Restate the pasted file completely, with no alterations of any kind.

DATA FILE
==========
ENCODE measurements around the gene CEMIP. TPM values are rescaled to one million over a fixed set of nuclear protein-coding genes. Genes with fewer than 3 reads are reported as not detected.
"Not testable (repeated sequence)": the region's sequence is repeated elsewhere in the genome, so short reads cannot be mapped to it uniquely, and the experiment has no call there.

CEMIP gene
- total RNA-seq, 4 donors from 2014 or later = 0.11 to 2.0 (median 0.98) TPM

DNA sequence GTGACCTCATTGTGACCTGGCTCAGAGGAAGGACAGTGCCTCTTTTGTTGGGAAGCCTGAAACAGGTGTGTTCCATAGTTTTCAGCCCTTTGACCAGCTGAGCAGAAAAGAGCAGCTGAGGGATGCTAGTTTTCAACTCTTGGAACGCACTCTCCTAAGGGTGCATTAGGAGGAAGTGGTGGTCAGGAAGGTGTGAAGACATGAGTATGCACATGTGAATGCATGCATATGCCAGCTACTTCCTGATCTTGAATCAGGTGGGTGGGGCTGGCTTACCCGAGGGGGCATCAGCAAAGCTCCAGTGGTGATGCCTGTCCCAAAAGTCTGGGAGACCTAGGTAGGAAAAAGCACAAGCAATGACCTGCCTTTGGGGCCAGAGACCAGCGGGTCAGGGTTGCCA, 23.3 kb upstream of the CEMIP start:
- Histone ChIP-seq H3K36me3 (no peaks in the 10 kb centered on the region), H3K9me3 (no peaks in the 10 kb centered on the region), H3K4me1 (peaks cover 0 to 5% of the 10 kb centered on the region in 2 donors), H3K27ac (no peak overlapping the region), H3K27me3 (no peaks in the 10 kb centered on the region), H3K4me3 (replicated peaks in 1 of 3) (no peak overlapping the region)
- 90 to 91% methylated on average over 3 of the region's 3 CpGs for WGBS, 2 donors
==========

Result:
ENCODE measurements around the gene CEMIP. TPM values are rescaled to one million over a fixed set of nuclear protein-coding genes. Genes with fewer than 3 reads are reported as not detected.
"Not testable (repeated sequence)": the region's sequence is repeated elsewhere in the genome, so short reads cannot be mapped to it uniquely, and the experiment has no call there.

CEMIP gene
- total RNA-seq, 4 donors from 2014 or later = 0.11 to 2.0 (median 0.98) TPM

DNA sequence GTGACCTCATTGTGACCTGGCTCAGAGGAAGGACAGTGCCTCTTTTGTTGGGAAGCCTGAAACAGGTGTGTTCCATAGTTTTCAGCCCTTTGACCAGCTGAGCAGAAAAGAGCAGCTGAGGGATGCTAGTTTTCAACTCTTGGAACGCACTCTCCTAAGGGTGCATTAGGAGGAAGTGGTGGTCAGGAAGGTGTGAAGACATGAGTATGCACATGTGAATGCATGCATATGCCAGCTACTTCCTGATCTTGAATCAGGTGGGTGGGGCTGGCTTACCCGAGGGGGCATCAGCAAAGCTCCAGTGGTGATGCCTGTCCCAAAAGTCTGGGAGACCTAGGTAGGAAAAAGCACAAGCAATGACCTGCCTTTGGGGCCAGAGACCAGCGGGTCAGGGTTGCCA, 23.3 kb upstream of the CEMIP start:
- Histone ChIP-seq H3K36me3 (no peaks in the 10 kb centered on the region), H3K9me3 (no peaks in the 10 kb centered on the region), H3K4me1 (peaks cover 0 to 5% of the 10 kb centered on the region in 2 donors), H3K27ac (no peak overlapping the region), H3K27me3 (no peaks in the 10 kb centered on the region), H3K4me3 (replicated peaks in 1 of 3) (no peak overlapping the region)
- 90 to 91% methylated on average over 3 of the region's 3 CpGs for WGBS, 2 donors